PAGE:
Game Night Review
Game Night is a dark comedy mystery film directed by John Francis Daley and Jonathan Goldstein and written by Mark Perez. The film stars Jason Bateman, Rachel McAdams, Kyle Chandler, Billy Magnussen, Sharon Horgan, Lamorne Morris, Kylie Bunbury, and Jesse Plemons.
The Story/The Direction:
Max (Bateman) and Annie (McAdams) host a game night with their other game-loving friends every week. One week, Max's older brother, Brooks (Chandler) shows up to play. He humiliating childhood memories of Max and shows why Max feels lacking in comparison to him so much to cause fertility issues. As Brooks offers to host the next game night, he promises the prize of a classic Corvette Stingray. The following week, he explains that he has hired a company to host a murder-mystery party, but things do not go as planned when very real criminals show up and kidnap Brooks. Max, Annie, and their friends think this is all part of the game and then go in search of Brooks. They soon realize that this whole thing is very real. The script by Perez provides a good amount of laugh out loud moments that keep the film feel fresh in comparison to other films in this genre of comedy such as last year’s Rough Night. There is a scene that involves wine, a pocket knife, and a YouTube video that is particularly hilarious. The movie moves along quite quickly with its plot twists and funny pop-culture references.
While the majority of the cast is serviceable, the highlight is McAdams. While not her first outing in the comedic genre as she previously starred in Mean Girls and Wedding Crashers, she is mostly known for her dramatic roles like in Spotlight. McAdams is a delight and this film shows how she can act in both serious and hilarious characters. She and Bateman have some great chemistry though the latter is no different than his previous roles. They do however feel like a real couple who love each other thanks to their timing and small reactions to one another. Their relationship is the core of this film and helps this film stand out more than it should as the absurd situations that they are put in provides the majority of the humor. In addition, Plemmons is pretty hilarious as the creepy neighbor, Gary.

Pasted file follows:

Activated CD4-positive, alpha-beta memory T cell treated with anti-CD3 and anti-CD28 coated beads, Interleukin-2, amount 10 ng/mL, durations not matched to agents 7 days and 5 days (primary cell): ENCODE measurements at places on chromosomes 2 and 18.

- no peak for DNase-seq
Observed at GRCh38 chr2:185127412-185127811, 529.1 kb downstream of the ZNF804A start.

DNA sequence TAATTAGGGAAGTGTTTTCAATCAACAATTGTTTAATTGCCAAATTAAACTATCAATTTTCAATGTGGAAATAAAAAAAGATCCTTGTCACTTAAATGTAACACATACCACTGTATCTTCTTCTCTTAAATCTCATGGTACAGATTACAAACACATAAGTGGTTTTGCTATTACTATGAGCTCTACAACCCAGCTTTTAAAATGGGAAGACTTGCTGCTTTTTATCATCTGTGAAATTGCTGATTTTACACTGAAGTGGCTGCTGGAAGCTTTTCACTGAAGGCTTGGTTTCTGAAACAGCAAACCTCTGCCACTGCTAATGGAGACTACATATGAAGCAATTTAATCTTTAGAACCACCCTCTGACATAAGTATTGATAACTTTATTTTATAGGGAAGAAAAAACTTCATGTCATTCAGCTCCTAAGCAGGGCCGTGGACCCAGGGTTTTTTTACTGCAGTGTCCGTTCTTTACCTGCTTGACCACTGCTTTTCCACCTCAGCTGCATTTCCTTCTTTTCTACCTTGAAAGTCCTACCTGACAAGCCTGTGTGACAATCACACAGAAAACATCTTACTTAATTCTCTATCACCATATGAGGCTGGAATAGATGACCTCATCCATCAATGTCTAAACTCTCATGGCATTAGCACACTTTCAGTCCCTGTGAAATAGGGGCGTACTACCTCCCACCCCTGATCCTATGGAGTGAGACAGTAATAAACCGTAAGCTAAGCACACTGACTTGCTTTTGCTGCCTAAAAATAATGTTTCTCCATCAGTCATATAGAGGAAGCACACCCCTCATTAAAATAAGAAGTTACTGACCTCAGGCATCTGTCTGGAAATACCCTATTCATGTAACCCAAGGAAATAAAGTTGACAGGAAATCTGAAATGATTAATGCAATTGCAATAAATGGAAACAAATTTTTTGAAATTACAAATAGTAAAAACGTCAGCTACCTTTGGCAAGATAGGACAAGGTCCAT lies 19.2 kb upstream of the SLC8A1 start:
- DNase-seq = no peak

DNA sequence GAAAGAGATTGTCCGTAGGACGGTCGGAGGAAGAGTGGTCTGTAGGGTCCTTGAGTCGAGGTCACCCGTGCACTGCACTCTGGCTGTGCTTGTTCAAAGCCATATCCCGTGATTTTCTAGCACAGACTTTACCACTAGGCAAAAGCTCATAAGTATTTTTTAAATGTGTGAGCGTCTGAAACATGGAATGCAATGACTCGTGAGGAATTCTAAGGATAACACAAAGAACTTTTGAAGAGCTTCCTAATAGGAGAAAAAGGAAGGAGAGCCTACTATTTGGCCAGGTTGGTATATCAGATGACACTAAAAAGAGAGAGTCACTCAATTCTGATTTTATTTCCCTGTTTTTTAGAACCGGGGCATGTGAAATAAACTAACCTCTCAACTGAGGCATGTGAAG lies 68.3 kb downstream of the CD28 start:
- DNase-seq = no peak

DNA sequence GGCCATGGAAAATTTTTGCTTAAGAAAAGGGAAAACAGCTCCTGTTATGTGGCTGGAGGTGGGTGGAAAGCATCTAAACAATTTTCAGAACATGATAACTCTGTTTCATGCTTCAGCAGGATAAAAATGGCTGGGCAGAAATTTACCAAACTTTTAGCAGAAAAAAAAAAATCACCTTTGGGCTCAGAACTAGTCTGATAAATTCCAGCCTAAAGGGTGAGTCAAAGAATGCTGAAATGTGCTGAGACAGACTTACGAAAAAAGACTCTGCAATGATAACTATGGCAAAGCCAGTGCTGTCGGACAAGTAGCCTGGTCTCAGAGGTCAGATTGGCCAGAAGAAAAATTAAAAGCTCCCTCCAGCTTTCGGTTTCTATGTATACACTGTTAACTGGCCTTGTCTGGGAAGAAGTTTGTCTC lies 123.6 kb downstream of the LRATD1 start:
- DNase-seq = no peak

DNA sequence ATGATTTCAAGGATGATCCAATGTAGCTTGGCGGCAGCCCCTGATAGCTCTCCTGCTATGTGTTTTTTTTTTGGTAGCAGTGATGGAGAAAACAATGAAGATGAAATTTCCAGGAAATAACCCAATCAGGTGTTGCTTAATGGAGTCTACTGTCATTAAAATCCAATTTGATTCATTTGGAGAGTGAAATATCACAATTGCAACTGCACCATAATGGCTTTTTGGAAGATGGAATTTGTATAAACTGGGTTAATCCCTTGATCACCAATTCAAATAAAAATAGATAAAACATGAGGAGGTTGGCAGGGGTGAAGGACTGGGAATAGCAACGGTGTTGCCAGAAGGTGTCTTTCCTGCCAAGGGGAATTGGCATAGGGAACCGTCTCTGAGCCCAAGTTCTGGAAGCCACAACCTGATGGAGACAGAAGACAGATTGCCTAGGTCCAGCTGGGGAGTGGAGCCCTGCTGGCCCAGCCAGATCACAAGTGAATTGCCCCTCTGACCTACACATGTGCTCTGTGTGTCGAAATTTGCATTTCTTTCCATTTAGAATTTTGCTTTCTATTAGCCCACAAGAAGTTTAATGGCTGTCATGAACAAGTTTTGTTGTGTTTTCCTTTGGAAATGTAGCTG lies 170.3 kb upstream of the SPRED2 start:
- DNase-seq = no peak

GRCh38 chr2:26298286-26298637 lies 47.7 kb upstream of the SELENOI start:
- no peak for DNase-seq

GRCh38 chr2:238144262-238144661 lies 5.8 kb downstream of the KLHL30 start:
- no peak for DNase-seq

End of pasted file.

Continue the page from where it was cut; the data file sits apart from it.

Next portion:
While Bateman and McAdams are the main highlights, the rest of the cast is pretty replaceable. This is not to say that the actors are bad but anyone could have been them. Their development is almost non-existent aside from premarital infidelity and the dumbest guy to be admitted into Harvard becoming a good person. The latter also feels really out of place as there's no real indication of how he became friends with any of them. Furthermore, while Annie and Max's relationship feels real, their relationship to their friends feels forced and contrived. The audience ends up not really caring for them aside from being butts of a joke or relatively weak plot point in comparison to Max and Annie's relationship. Lastly, the film could have ended a little sooner than it did.
This film is a good amount of fun and while it may not leave a huge lasting impression, it has enough parts to keep audience members entertained for its tad long 90-minute runtime. McAdams and her chemistry with Bateman are great. The jokes also did not always hit but when they did, they were gold. This good film is worth checking out as a matinee or on VOD later on.
Rating: 3.5/5.0 bowties
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